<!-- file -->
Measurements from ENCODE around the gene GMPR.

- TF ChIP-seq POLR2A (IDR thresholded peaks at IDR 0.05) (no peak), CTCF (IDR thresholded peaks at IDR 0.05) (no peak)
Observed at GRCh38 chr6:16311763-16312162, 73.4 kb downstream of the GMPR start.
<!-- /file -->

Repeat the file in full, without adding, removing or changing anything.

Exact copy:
Measurements from ENCODE around the gene GMPR.

- TF ChIP-seq POLR2A (IDR thresholded peaks at IDR 0.05) (no peak), CTCF (IDR thresholded peaks at IDR 0.05) (no peak)
Observed at GRCh38 chr6:16311763-16312162, 73.4 kb downstream of the GMPR start.